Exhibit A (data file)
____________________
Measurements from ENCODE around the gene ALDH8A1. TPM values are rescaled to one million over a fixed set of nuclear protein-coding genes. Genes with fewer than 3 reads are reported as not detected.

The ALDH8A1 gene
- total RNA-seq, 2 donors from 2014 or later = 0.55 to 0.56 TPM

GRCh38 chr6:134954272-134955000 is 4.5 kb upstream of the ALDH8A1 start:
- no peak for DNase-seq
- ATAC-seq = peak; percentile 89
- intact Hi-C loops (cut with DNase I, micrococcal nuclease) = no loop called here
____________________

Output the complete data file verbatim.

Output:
Measurements from ENCODE around the gene ALDH8A1. TPM values are rescaled to one million over a fixed set of nuclear protein-coding genes. Genes with fewer than 3 reads are reported as not detected.

The ALDH8A1 gene
- total RNA-seq, 2 donors from 2014 or later = 0.55 to 0.56 TPM

GRCh38 chr6:134954272-134955000 is 4.5 kb upstream of the ALDH8A1 start:
- no peak for DNase-seq
- ATAC-seq = peak; percentile 89
- intact Hi-C loops (cut with DNase I, micrococcal nuclease) = no loop called here